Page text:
Members of the Cancer Prevention and Control (CPC) Program aim to understand the determinants of cancer incidence, morbidity, mortality across the cancer care continuum and to develop intervention strategies to reduce morbidity and mortality from cancer in our catchment area.
The CPC program includes a multidisciplinary group of investigators including clinicians, epidemiologists, and health services researchers. The Program aims to identify novel risk factors for cancer including social determinants of health, genetics, molecular and lifestyle factors. Germline genetics and adiposity are two key risk factors associated with multiple cancers.
Screening and early detection are successful approaches to reducing morbidity and mortality from cancer. However, current approaches are not equally successful across all populations. Work in the program is aimed at developing and evaluating novel interventions to target populations at high risk as well as having a better understanding of the barriers to screening in our populations, and developing and testing interventions that facilitate uptake of screening and prevention strategies. Given the striking patterns in cancer survival outcomes by race/ethnicity, there is an important need to build MCC-based studies to better identify key drivers of these differences to improve cancer survivorship and end-of-life care for all. Work in the Program and feedback from our Community Advisory Board highlights the needs for more culturally competent strategies to address fears, misinformation, and mistrust in our catchment area.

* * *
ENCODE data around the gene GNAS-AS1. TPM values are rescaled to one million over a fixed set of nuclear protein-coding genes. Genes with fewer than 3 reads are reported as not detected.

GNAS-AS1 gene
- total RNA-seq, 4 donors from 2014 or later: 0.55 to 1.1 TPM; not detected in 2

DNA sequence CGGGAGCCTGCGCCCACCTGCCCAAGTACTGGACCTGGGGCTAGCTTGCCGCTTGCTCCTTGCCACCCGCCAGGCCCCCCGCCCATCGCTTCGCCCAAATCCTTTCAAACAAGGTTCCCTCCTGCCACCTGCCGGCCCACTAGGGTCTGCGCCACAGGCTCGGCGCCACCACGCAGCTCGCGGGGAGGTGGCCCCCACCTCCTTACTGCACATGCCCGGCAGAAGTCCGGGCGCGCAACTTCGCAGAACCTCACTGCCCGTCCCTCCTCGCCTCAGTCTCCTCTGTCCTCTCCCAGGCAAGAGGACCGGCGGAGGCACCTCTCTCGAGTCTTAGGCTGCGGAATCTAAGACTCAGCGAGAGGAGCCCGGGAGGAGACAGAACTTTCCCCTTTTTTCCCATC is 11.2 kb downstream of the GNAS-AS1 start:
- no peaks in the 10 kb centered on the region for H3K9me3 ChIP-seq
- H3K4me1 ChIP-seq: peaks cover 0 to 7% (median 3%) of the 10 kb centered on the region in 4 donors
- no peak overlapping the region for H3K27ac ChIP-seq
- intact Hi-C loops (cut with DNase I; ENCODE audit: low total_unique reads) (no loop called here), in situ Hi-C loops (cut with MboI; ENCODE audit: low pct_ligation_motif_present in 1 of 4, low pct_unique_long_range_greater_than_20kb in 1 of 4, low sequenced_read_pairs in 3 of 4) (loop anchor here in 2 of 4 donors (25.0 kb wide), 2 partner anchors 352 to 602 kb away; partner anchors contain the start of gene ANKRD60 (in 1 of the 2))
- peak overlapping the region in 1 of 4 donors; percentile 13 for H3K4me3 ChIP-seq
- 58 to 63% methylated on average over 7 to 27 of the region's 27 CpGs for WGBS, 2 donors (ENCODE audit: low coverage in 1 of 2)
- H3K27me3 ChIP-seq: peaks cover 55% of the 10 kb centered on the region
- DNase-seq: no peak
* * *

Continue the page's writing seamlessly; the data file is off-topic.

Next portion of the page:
Through inter-programmatic collaborations, the CPC program and members are positioned to make important advances in our ability to prevent and intercept cancer, and improve outcomes among those with cancer. Given the diverse patient population served by the MCC, cross cutting themes central to the program research aims are addressing health literacy, cultural competency, and health equity across the cancer care continuum.
While advances in DNA sequencing techniques have revolutionized prevention, diagnosis and treatment of various cancers in recent years, non-European minority groups have been significantly underrepresented in cancer research. This imbalance has limited scientists’ understanding of tumor biology, cancer risk and treatment response in these populations, potentially widening health disparities in the United States. Drawing on New York’s diverse population, Members of the Meyer Cancer Center at WCM have been awarded grants from the New York Genome Center (NYGC) to study how several types of cancer differ in patients with different genetic backgrounds and point to precision treatments for groups that have been historically underrepresented in cancer research.